In Victorian and Edwardian times, there was a great vogue for female singers with deep, contralto voices, who drew huge audiences to concerts of arias from operas and oratorios as well as popular ballads. Clara Butt (1872–1936) was one of the most famous and was under exclusive contract to The Gramophone Company from 1899, when she made her first recording on a 7-inch Berliner disc. A number of composers wrote songs specially for her, including Sir Edward Elgar (Sea Pictures) and Samuel Liddle (‘Abide With Me’).
She was such an important artist that the company gave her an exclusive rich dark blue label. Imagine the shock at The Gramophone Company’s headquarters at Hayes when it became known in 1915 that Madame Butt had been poached by the company’s arch-rival, the Columbia Graphophone Company! She re-recorded all her principal repertoire for Columbia and remained with them until the end of her career. Sir Thomas Beecham once remarked of her powerful voice that on a clear day one could have heard her across the English Channel.
Listen to Clara Butt rendition of Land of Hope and Glory (Benson/Elgar) Recorded: June 25, 1930. If you’re a SOTH subscriber following by email please go to the actual blog to get the full posting.
Musicians at the start of the twentieth century weren’t just having to learn how to deal with the new recording technologies, they were also called upon to help publicise their discs. They appear to have taken to the PR side of things with varying degrees of enthusiasm and success. This is the first of a series of publicity shots from the early years of the recording business that our friends at the EMI Archive Trust have made available to us.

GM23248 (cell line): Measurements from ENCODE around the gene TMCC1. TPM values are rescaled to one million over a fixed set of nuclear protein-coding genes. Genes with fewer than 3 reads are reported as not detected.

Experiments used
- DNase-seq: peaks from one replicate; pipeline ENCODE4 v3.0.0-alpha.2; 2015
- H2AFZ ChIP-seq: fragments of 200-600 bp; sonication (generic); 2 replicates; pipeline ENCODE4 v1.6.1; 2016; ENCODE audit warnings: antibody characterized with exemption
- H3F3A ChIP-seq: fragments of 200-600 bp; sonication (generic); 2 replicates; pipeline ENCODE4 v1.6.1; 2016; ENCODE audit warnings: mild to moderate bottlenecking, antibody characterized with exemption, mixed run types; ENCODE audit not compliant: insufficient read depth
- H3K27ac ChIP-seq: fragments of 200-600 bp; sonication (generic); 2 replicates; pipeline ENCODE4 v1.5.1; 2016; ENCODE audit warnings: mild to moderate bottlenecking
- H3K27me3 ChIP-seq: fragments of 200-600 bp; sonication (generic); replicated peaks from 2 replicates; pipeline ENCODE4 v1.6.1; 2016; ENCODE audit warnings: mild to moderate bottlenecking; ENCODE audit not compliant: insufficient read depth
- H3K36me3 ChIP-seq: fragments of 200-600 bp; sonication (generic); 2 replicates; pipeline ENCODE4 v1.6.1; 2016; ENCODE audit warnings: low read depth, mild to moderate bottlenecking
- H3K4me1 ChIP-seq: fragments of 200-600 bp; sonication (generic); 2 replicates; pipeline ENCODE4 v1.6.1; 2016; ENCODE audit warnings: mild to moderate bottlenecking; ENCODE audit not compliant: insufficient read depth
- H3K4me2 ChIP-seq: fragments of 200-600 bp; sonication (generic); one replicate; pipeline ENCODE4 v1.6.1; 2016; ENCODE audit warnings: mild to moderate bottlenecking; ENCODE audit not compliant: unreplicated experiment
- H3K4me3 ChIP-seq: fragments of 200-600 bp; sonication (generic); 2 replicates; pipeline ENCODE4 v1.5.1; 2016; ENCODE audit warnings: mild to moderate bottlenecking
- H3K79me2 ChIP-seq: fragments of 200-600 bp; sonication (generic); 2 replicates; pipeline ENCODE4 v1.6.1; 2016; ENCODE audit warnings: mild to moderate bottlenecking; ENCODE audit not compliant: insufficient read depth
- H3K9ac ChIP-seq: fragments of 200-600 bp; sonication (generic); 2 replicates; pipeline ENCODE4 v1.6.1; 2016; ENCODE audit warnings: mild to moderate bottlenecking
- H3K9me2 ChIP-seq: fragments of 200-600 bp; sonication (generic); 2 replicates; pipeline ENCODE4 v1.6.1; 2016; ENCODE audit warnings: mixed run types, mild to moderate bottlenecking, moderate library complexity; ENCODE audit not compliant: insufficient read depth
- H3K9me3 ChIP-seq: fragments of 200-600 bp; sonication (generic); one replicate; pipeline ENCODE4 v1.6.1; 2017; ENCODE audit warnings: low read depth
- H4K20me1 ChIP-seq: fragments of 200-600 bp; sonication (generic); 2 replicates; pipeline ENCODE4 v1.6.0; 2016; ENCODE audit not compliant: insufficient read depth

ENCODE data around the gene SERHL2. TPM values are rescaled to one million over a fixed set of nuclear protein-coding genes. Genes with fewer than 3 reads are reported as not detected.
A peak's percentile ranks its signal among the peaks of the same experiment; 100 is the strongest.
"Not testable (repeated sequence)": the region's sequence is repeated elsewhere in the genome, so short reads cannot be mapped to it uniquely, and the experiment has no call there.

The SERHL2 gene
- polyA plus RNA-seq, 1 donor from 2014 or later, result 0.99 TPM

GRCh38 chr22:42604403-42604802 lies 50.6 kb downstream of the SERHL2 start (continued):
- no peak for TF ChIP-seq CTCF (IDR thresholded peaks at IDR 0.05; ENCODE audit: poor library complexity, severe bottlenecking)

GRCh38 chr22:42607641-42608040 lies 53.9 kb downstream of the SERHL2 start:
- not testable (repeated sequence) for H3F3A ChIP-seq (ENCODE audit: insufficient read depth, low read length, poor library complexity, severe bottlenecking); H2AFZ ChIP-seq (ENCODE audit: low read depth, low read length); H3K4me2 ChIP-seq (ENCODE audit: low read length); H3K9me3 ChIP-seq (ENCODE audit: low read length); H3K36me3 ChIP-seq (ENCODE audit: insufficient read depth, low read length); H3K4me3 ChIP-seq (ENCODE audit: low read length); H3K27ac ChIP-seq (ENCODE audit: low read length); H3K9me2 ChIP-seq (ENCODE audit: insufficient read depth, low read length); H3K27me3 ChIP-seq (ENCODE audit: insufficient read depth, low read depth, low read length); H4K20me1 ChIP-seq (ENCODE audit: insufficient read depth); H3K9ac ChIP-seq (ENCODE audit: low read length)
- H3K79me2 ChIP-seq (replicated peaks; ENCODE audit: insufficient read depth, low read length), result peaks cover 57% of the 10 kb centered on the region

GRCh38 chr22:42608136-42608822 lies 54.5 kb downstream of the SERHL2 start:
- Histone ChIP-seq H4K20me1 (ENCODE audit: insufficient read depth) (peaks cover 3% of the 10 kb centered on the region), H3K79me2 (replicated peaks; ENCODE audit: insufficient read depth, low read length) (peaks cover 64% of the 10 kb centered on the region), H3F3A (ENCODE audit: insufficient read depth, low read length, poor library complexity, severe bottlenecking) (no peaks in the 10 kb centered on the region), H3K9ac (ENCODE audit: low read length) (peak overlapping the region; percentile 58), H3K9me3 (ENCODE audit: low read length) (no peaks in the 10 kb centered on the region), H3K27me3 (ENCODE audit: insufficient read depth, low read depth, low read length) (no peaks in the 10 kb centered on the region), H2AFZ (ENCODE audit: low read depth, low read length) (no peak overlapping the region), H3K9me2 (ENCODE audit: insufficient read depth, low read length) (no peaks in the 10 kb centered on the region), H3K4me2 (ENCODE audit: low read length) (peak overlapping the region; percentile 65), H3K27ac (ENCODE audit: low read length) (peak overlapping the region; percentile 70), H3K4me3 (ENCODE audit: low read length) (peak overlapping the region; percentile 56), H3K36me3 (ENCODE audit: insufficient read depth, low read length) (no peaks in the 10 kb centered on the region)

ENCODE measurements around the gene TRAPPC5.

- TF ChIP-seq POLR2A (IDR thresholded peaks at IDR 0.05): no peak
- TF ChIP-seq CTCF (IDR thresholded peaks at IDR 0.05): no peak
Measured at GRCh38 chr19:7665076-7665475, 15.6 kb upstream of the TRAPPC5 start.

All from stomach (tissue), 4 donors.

This first act up are Gluck & Homer. Two ladies. They were both successful classical soloists (one Rumanian, one American) who joined together to sing sombrous old religious songs. Despite this, the pair enjoyed success on both sides of the Atlantic in the 1910’s.
Gluck & Homer
Louise Homer, seated, was the American. She appears to be holding several dead foxes in her lap as she pretends to listen to the latest sounds from the rounds and her displeasure in the experience is clear from her stony faced demeanour. Louise was once described as “having the world’s most beautiful voice” by Nellie Melba herself. She would seem to be wondering how that had led her to this dreadful situation.
Her partner, Alma Gluck, is a PR natural. She is throwing herself into the pretend listening experience. Eyes closed, Alma is clearly lost in music but she was caught in no trap, though, because Ms Gluck tasted much success in a career which crossed over from the classics to the mainstream. Her 1916 recording of “Carry Me Back to Old Virginny” for the Victor Talking Machine Company was the first celebrity recording by a classical musician to sell one million copies.
We’ve decided to award marks for publicity posing to each of the photos in this series. Ms Gluck is awarded 5/10 for trying. Ms Homer rather lets the side down. She scrapes a sour faced lemon sucking 2/10. That’s an average 3.5/10 for Gluck & Homer. Tune in soon for more in this fascinating series.
You can check out the sounds of this old skool combo right here:
There is a website that reviews whiskies and matches them to appropriate music to drink along to. The game Ms Gluck’s singing is considered suitable to smooth the palette for a drop of Arran whisky. This might not have been a prudent selection as Ms Gluck sadly died from cirrhosis of the liver. Perhaps unsurprisingly Ms Homer has yet to be chosen to accompany a tipple on the site.